- The Washington Times - Wednesday, January 9, 2019

Dmitry Rogozin, the head of Russia’s government space agency, Roscosmos, is blaming a rift in Washington on Wednesday of sidelining his previously scheduled visit to the United States next month.

Calling it an “ugly story,” Mr. Rogozin told Russsian media outlets Wednesday that the cancelation of his planned trip to the U.S. was a consequence of “the confrontation between Trump and Congress.”

“Relations with our partners are guided by the interests of our country, and not of individual politicians,” Mr. Rogozin told RBC. “The interests of our country are to support cooperation in space, because space does not forgive mistakes and the rules of behavior in space are written in blood.”

“We are also interested in working with the Americans, but we want them to be a predictable partner,” Mr. Rogozin added during an interview on Russian television, Russia state media reported. “Going into space is akin to a reconnaissance mission: you don’t go there with just anybody. However, now we see such turbulence, in fact a very bizarre type at that, which left a nasty taste in our mouths.”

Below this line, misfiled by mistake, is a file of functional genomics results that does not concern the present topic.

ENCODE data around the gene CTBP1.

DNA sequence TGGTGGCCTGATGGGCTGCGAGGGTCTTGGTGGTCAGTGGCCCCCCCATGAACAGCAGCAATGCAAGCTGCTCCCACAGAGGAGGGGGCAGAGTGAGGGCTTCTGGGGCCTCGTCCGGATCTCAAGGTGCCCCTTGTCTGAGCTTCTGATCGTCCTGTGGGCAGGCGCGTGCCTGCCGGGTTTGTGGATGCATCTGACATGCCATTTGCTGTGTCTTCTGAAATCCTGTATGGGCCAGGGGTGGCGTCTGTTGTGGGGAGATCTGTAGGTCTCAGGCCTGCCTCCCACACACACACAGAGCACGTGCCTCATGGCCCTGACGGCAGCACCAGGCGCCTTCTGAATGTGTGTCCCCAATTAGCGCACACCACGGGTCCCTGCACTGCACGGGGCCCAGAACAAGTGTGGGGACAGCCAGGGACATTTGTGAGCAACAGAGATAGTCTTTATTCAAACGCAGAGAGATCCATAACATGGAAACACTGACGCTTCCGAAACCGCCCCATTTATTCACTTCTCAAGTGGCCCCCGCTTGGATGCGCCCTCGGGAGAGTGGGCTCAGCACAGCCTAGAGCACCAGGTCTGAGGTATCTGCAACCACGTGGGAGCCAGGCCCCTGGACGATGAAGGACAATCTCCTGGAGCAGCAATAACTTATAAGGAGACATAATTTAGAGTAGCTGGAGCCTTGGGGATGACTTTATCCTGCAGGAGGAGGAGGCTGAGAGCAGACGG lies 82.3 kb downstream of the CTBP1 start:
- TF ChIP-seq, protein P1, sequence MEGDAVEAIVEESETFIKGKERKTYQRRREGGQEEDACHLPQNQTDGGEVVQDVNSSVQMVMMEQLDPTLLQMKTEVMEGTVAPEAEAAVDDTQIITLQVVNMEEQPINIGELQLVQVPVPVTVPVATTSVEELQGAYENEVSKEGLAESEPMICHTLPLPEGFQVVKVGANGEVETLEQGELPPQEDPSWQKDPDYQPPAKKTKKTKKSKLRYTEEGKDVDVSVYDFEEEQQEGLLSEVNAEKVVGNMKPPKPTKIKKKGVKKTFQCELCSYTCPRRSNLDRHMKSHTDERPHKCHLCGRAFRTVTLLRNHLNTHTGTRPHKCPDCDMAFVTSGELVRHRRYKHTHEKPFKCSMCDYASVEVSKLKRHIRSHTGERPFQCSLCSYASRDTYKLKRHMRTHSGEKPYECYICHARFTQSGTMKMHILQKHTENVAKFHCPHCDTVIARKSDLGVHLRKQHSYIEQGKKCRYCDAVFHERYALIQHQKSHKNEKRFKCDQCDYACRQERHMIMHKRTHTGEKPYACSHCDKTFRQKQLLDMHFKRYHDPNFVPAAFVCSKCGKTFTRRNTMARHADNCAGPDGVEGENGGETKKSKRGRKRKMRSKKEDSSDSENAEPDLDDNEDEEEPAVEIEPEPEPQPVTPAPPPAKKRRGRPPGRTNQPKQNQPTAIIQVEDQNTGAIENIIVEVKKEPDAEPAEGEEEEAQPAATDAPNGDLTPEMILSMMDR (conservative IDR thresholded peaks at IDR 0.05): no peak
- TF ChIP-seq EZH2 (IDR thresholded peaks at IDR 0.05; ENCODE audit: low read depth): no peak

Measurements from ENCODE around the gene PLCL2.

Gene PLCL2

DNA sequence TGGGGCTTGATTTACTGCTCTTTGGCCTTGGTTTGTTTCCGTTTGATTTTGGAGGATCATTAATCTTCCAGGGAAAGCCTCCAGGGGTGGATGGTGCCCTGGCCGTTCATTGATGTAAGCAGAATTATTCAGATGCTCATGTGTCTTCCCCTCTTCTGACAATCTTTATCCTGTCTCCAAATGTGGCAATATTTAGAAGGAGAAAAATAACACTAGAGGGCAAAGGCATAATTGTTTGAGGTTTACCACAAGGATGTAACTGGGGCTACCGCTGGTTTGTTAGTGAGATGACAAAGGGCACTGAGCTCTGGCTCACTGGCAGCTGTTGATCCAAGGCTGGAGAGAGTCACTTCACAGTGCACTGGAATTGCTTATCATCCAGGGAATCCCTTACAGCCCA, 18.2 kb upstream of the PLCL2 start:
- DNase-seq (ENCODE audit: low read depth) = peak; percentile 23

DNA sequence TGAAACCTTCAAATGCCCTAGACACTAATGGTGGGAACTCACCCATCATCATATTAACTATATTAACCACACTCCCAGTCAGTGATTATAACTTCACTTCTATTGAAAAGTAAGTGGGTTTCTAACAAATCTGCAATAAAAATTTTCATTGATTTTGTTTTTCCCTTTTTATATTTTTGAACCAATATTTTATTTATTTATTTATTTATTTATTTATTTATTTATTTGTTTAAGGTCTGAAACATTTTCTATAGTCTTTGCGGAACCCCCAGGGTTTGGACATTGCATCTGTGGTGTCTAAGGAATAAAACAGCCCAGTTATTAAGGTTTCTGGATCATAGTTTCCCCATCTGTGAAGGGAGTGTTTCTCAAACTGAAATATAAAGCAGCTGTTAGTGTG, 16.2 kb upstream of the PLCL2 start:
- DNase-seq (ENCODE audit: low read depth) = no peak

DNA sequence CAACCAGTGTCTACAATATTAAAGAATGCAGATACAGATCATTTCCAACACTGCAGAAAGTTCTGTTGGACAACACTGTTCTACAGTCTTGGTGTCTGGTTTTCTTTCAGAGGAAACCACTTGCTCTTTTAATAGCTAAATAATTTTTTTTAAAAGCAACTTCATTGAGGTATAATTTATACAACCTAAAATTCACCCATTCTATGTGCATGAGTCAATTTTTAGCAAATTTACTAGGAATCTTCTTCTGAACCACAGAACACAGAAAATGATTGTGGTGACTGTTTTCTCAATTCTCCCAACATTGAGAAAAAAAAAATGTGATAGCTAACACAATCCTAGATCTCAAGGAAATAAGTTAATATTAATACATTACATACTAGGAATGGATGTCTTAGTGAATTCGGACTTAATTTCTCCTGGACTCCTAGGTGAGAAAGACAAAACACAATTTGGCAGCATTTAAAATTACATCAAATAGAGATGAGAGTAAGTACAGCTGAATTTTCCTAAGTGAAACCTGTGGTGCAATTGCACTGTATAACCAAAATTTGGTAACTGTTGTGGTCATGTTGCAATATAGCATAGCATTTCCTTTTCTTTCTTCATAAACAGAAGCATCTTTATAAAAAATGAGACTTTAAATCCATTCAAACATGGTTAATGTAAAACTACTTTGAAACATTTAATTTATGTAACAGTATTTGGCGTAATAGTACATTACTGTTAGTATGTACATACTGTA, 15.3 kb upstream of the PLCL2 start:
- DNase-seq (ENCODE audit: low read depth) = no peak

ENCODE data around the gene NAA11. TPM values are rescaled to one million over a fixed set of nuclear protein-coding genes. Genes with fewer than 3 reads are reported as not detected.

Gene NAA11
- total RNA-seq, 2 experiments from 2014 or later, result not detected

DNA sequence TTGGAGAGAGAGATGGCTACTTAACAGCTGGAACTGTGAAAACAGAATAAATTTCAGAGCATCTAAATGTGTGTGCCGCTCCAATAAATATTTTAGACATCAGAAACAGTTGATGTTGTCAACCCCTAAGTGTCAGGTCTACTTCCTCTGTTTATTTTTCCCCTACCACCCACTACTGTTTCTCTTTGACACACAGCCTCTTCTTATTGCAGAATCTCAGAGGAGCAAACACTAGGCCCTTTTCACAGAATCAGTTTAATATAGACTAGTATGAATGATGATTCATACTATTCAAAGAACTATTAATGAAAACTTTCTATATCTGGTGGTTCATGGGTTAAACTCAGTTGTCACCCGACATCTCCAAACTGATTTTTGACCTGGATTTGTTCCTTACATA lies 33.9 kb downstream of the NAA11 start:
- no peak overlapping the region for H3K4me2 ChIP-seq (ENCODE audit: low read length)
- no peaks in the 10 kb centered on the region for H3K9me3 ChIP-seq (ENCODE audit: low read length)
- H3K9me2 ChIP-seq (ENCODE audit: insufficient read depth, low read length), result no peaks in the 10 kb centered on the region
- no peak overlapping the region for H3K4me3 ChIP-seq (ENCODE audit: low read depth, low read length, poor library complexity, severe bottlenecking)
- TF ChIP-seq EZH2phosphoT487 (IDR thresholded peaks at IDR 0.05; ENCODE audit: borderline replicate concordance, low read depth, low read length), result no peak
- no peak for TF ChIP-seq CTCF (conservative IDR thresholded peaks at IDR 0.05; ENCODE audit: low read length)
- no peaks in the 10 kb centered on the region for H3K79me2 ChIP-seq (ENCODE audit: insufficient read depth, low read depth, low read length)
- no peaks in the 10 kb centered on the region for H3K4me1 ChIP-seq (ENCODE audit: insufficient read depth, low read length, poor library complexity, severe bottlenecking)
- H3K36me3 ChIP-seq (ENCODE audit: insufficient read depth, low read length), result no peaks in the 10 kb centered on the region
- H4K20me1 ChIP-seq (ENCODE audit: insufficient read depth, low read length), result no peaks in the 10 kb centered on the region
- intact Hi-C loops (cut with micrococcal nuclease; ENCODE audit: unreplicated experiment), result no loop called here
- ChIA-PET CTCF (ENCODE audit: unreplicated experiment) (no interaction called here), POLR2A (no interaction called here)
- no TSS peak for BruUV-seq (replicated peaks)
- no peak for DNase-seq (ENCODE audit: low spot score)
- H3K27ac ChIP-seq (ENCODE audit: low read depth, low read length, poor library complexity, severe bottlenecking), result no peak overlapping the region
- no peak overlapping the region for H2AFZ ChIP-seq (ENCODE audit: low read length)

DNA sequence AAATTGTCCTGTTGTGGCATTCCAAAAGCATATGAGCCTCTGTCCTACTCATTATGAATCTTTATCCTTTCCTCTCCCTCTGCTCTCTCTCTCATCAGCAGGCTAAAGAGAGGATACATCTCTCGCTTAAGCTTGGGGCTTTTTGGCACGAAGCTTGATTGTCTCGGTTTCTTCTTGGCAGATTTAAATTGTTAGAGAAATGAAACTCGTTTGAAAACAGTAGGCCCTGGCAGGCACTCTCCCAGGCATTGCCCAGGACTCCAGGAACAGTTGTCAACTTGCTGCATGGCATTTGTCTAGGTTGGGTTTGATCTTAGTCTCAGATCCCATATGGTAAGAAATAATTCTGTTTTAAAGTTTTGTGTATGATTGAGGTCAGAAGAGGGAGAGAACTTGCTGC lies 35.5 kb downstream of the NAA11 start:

Sanctioned and barred from traveling to the U.S. since 2014, Mr. Rogozin, the former deputy prime minister in charge of the Russian defense industry, received special permission from President Trump’s administration to enter the country after he was invited to visit late last year by NASA Administrator Jim Bridenstine, raising concerns on Capitol Hill that eventually resulted in the U.S. space chief recently changing course.



“We had heard from numerous senators suggesting that this was not a good idea,” Mr. Bridenstine told The Washington Post late Friday. “And I wanted to be accommodating to the interests of the senators, and so I have rescinded the invitation.”

Mr. Bridenstine said he had extended the initial invitation while meeting with Mr. Rogozin in Russia in October 2018, The Post reported. He subsequently worked with the U.S. Department of Treasury to arrange for him to visit, “keep a strong working relationship that was kept separate from geopolitics and even partisan politics in the United States, and that’s been good for both countries,” he told The Post.

Prior to being canceled Friday, Mr. Rogozin’s planned visit to the U.S. and NASA facilities drew scrutiny from Democrats in the Senate including Jeanne Shaheen of New Hampshire and Mark Warner of Virginia.

“Administrator Bridenstine’s invitation to Dmitry Rogozin, one of the leading architects of the Kremlin’s campaign of aggression towards its neighbors, undercuts our message and undermines the United States’ core national security objectives,” Ms. Shaheen said last week. “Rogozin has a proven record of choosing conflict over cooperation, and this invitation weakens the U.S.’s global standing by demonstrating the ease by which Russian officials can get around transatlantic sanctions.”

Lifting sanctions to allow Mr. Rogozin to visit “absolutely sends the wrong message,” Mr. Warned echoed.

Mr. Rogozin was among the first handful of Russian officials sanctioned by the U.S. after Moscow annexed Crimea from Ukraine in 2014.

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